Employers can provide trivial benefits to employees without incurring tax liabilities.
To qualify as a trivial benefit, a number of conditions must be met which are that the:
- Cost of providing the benefit does not exceed £50
- Benefit is not cash or a cash voucher
- Benefit is not provided under salary sacrifice arrangements or any other contractual obligation
- Benefit is not provided in recognition of particular services performed by the employee in the course of the employment or in anticipation of such services
In addition, where qualifying trivial benefits are provided to directors and other office holders of ‘close’ companies, they will be subject to an annual cap of £300. Where the benefit is provided to a member of the employee’s family or household who is not an employee of the employer, this benefit will count towards the £300 exempt amount. Where the director’s or other office holder’s family or household member is also an employee of the company, they will be subject to a £300 cap in their own right.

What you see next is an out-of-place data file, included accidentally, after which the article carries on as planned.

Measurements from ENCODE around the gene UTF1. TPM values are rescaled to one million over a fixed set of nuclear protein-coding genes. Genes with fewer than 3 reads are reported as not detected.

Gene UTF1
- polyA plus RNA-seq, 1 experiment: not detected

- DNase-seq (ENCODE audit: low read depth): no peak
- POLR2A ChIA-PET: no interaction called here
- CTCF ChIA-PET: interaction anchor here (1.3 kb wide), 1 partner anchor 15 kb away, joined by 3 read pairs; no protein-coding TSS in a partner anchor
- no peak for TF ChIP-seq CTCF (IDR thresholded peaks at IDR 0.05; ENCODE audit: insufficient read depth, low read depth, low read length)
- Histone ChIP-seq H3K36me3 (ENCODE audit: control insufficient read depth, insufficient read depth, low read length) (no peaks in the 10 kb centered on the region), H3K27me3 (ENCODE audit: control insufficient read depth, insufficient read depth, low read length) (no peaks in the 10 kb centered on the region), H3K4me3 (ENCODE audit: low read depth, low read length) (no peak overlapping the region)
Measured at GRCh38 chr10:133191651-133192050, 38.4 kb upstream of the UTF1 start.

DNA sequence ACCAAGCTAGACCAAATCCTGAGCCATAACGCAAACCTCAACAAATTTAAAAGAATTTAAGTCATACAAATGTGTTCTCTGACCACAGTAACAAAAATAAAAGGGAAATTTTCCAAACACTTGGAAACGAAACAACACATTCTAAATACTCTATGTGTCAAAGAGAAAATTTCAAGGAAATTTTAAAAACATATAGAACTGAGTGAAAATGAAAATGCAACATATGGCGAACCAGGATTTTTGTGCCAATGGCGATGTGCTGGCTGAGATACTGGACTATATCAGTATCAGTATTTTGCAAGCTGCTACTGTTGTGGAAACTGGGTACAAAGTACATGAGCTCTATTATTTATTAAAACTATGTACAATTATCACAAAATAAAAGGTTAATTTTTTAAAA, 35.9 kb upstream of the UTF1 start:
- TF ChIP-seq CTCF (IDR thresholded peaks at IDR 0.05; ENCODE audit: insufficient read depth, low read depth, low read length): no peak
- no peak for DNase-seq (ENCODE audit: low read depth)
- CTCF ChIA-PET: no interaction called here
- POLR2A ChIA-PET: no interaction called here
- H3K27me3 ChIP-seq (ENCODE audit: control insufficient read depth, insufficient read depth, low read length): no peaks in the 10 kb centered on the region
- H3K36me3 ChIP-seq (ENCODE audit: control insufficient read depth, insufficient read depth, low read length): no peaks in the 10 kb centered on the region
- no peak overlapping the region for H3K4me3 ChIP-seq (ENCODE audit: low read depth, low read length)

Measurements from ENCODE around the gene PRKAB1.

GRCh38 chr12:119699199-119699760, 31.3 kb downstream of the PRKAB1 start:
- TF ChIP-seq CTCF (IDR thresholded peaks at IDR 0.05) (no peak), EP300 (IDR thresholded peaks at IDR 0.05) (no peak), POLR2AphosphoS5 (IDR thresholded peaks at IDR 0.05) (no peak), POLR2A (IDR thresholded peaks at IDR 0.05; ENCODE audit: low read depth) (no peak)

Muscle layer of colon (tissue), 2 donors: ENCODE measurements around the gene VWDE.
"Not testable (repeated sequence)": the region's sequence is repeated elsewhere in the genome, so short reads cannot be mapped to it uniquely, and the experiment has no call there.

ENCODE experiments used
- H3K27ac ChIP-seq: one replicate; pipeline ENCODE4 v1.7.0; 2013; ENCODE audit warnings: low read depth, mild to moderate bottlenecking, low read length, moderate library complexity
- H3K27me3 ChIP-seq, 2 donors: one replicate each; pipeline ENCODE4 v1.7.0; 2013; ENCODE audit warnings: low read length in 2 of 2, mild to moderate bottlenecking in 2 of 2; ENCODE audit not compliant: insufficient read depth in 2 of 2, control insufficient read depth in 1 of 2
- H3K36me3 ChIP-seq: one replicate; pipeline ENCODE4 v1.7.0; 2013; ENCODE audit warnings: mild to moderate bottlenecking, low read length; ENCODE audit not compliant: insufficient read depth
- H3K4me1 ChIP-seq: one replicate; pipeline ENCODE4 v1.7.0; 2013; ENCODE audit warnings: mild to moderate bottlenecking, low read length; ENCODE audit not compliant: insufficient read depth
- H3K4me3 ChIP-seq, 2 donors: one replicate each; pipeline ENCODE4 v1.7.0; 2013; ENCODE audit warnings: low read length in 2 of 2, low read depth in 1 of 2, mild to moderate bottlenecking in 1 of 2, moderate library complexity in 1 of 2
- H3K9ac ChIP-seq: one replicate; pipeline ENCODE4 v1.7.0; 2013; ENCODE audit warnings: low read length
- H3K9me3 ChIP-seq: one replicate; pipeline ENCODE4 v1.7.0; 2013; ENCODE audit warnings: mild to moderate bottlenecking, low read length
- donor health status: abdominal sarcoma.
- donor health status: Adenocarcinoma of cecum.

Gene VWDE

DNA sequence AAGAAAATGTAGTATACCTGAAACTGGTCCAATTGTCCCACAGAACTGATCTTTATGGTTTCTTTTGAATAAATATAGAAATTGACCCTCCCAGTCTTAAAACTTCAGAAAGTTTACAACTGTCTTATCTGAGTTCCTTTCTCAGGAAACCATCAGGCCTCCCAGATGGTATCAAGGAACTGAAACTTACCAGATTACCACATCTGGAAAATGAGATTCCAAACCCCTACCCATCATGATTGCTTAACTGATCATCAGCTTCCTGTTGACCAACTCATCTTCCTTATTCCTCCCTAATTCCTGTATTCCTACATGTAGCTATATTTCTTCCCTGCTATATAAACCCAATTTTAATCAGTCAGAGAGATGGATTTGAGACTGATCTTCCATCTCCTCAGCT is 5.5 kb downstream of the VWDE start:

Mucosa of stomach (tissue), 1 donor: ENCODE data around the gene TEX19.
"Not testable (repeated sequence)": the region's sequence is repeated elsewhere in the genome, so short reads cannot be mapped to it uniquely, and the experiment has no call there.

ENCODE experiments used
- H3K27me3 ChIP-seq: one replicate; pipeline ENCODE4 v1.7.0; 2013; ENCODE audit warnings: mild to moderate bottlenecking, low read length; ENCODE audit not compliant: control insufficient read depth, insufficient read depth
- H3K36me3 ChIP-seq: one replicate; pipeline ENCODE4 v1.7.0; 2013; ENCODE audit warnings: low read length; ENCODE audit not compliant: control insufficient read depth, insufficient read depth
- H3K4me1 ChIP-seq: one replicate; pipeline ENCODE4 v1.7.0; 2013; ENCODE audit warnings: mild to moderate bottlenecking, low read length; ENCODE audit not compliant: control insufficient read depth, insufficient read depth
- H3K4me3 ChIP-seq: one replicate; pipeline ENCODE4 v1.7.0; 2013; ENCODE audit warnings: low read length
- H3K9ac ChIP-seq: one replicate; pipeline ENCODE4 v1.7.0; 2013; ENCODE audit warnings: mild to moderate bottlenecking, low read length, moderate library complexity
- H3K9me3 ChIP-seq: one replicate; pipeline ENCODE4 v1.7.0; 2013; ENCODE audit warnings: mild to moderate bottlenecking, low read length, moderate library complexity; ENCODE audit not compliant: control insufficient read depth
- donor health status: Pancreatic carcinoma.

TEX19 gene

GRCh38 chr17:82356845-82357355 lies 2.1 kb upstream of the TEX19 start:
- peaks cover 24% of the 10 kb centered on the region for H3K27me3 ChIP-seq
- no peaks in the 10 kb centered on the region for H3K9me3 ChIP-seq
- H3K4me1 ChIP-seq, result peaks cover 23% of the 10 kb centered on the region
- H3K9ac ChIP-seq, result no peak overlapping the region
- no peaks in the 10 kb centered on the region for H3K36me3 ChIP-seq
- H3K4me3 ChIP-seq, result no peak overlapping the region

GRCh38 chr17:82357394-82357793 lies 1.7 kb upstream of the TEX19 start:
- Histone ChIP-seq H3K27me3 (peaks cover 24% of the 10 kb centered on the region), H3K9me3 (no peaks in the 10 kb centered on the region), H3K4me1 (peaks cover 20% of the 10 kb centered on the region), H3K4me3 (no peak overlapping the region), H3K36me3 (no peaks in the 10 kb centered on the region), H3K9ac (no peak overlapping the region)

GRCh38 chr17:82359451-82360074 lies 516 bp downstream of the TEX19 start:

Trivial benefits do not need to be reported on a P11D form and are exempt from income tax and National Insurance.
Please contact us for advice on how the exemption operates.
HMRC has published new advisory fuel rates for company car users which take effect from 1 December 2023. Advisory fuel rates have increased by 1p for petrol cars with an engine size of 1400cc or less and over 2000 cc. LPG fuel rates have increased by 1p in for engines...
As a self-employed business owner, you may find it hard to keep on top of tracking accounting records, taxes and expense claims when submitting your self-assessment tax return. Hiring an accountant could benefit you with the following points. There are many different...
Autumn Statement 2023 On 22 November 2023, Jeremy Hunt delivered the ‘Autumn Statement for Growth’. Against an improving economic backdrop, the Chancellor is keen to stimulate economic growth and highlighted 110 measures for businesses. In addition, there were...